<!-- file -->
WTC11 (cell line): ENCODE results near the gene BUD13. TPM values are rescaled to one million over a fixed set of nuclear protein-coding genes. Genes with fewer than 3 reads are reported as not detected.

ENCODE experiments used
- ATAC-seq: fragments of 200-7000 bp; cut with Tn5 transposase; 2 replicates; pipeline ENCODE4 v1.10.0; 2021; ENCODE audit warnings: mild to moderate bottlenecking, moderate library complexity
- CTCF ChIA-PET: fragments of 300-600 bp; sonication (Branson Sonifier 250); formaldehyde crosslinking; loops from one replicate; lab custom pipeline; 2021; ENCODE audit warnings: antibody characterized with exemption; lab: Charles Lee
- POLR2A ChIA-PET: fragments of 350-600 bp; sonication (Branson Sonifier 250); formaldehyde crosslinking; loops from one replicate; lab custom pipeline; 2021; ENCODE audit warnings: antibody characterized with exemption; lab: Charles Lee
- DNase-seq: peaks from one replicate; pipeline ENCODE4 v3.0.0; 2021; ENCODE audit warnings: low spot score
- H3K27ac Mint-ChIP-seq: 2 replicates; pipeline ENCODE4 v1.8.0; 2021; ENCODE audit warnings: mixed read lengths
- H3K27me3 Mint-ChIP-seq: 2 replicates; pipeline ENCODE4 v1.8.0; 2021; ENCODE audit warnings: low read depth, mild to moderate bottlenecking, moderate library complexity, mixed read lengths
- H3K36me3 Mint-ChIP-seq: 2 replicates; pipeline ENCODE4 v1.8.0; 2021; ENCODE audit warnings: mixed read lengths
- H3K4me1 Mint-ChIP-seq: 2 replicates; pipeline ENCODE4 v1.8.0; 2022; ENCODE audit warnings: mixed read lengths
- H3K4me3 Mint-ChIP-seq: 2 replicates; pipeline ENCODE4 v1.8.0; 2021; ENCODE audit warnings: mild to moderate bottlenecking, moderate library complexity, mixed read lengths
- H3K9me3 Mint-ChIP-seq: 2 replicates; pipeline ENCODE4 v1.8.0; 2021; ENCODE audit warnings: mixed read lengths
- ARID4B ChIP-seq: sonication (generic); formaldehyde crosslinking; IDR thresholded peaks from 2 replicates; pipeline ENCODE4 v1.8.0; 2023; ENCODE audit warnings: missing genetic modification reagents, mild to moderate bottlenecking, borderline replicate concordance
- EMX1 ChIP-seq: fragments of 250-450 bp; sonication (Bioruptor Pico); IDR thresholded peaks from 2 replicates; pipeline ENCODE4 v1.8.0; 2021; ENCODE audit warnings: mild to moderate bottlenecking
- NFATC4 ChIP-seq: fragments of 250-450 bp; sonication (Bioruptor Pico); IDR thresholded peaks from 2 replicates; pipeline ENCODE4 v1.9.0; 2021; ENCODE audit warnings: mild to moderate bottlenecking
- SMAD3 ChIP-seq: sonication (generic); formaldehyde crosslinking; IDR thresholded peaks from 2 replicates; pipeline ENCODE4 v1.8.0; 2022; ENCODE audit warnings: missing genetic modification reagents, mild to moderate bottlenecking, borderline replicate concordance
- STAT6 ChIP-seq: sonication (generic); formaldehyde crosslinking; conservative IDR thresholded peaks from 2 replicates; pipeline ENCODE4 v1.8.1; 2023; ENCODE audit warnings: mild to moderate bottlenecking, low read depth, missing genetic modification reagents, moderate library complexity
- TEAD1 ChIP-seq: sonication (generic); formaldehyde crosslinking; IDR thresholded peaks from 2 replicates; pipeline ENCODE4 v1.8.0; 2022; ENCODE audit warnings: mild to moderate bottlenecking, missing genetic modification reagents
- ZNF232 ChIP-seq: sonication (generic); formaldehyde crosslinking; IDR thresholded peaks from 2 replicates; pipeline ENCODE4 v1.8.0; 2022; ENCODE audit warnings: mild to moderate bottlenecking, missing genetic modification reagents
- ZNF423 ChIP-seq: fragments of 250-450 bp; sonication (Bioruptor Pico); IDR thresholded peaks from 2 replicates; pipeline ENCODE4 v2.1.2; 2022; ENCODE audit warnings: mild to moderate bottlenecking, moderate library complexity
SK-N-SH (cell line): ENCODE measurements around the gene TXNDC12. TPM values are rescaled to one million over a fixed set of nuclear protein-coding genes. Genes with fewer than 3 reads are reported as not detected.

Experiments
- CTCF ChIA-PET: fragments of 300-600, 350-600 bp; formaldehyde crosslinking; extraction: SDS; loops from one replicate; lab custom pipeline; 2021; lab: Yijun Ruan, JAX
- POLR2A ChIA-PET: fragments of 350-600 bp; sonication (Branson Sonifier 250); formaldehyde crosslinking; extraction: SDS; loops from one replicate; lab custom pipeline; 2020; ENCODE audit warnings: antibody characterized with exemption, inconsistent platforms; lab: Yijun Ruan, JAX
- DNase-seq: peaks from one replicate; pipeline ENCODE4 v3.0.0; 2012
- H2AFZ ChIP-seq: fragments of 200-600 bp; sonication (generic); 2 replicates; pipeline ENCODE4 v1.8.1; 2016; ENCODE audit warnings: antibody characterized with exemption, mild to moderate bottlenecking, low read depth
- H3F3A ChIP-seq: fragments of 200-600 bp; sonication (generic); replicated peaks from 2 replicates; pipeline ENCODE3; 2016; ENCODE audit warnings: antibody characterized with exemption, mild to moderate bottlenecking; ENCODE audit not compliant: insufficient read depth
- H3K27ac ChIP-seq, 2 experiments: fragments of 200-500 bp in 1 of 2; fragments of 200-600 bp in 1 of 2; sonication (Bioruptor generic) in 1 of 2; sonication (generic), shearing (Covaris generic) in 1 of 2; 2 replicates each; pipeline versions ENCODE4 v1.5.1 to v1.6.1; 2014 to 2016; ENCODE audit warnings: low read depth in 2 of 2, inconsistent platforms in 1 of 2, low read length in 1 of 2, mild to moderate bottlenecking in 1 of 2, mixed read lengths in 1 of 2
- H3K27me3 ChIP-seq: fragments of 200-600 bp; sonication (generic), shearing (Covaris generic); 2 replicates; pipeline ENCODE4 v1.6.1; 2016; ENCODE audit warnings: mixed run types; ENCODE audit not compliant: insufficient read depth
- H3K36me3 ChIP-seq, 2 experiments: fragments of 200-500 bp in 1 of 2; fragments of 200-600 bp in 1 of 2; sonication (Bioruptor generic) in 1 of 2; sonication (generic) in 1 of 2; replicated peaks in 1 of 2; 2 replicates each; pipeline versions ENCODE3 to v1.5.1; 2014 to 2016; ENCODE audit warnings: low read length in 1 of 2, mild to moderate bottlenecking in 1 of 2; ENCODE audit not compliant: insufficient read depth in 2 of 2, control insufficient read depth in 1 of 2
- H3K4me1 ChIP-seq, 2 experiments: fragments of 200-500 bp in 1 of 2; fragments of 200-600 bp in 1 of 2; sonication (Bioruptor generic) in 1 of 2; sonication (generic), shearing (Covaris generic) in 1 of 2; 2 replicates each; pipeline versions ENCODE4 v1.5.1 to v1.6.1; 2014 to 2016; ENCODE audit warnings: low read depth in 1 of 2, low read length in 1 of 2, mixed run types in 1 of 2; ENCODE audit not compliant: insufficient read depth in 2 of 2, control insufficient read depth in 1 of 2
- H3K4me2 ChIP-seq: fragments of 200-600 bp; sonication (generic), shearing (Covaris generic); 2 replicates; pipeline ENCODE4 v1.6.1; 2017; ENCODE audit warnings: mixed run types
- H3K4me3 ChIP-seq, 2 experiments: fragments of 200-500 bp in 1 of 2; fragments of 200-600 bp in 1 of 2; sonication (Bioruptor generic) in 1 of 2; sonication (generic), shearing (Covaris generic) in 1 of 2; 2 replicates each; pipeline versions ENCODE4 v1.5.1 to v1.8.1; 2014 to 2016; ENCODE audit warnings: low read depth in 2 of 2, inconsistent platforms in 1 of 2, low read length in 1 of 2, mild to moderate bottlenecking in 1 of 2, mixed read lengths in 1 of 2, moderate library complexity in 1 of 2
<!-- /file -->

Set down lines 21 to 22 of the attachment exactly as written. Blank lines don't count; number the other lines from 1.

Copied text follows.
SK-N-SH (cell line): ENCODE measurements around the gene TXNDC12. TPM values are rescaled to one million over a fixed set of nuclear protein-coding genes. Genes with fewer than 3 reads are reported as not detected.

Experiments